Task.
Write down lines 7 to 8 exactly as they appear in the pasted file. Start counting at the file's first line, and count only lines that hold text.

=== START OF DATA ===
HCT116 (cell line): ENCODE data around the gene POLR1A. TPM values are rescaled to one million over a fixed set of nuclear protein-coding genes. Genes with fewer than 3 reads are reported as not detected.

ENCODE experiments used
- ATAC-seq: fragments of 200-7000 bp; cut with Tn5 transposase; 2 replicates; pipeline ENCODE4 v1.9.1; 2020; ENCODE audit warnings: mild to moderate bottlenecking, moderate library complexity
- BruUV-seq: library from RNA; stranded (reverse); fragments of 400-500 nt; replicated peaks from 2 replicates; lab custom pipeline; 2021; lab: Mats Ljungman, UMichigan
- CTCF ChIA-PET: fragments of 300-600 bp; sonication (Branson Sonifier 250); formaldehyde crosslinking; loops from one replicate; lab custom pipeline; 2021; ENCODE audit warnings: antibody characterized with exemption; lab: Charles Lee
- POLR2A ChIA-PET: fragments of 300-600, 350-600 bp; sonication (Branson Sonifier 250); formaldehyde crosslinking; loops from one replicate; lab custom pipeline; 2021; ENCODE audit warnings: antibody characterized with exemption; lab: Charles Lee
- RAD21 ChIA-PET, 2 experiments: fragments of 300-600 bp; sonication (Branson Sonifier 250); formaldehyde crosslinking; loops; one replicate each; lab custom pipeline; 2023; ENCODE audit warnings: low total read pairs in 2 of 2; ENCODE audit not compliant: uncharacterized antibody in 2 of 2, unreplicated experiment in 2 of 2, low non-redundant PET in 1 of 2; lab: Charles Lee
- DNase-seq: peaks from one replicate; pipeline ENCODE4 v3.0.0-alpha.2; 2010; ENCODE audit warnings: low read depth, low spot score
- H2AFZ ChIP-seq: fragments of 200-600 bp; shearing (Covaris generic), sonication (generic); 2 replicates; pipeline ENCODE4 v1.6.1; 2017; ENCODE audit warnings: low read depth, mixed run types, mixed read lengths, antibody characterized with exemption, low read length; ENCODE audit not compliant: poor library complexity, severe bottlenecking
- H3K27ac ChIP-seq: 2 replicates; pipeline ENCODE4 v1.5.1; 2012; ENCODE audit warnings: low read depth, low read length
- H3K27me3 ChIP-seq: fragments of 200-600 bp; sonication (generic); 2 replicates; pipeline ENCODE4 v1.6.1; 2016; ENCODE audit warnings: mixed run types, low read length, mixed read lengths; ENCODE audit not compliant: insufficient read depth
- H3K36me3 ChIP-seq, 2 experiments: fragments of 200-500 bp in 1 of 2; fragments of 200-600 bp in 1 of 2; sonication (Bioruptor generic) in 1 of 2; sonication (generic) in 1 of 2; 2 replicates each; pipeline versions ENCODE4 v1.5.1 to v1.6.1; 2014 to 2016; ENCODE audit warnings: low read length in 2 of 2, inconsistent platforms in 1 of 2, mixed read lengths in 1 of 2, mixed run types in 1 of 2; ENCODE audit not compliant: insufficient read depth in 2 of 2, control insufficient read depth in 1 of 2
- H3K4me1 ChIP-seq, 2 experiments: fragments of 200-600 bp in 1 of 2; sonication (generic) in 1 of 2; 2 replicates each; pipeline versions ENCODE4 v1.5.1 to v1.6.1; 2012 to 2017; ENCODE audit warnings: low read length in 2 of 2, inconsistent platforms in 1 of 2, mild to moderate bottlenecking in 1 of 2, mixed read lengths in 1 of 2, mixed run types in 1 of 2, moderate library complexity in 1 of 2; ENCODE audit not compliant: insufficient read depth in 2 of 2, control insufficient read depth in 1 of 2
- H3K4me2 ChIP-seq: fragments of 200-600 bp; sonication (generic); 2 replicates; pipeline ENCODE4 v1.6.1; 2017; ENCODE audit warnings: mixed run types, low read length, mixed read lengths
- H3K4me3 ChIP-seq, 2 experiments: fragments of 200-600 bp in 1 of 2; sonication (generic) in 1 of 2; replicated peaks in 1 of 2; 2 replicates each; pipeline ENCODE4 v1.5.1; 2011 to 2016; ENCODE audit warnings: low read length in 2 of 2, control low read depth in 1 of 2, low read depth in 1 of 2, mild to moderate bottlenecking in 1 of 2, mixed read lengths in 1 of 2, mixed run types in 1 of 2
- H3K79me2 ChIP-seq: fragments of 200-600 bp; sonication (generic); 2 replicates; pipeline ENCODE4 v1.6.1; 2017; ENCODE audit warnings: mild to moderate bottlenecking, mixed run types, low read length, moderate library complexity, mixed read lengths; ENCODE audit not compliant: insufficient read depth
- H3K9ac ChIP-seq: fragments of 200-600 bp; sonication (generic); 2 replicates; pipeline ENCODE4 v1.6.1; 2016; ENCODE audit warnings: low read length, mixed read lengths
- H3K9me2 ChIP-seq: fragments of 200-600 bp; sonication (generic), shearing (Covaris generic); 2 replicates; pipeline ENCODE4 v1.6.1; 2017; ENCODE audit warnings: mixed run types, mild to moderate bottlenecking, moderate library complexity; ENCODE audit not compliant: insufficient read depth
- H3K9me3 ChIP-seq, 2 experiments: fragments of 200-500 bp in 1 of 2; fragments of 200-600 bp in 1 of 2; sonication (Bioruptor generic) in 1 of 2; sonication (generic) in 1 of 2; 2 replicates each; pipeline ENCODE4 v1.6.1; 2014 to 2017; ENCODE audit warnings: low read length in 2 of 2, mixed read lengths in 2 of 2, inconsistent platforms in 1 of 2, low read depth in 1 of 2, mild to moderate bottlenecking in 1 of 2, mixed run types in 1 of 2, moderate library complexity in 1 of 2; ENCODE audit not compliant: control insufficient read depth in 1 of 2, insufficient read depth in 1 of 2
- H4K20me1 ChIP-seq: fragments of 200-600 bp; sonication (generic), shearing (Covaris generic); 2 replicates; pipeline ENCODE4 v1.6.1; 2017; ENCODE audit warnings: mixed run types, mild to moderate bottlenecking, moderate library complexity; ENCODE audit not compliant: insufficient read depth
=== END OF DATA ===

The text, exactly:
- RAD21 ChIA-PET, 2 experiments: fragments of 300-600 bp; sonication (Branson Sonifier 250); formaldehyde crosslinking; loops; one replicate each; lab custom pipeline; 2023; ENCODE audit warnings: low total read pairs in 2 of 2; ENCODE audit not compliant: uncharacterized antibody in 2 of 2, unreplicated experiment in 2 of 2, low non-redundant PET in 1 of 2; lab: Charles Lee
- DNase-seq: peaks from one replicate; pipeline ENCODE4 v3.0.0-alpha.2; 2010; ENCODE audit warnings: low read depth, low spot score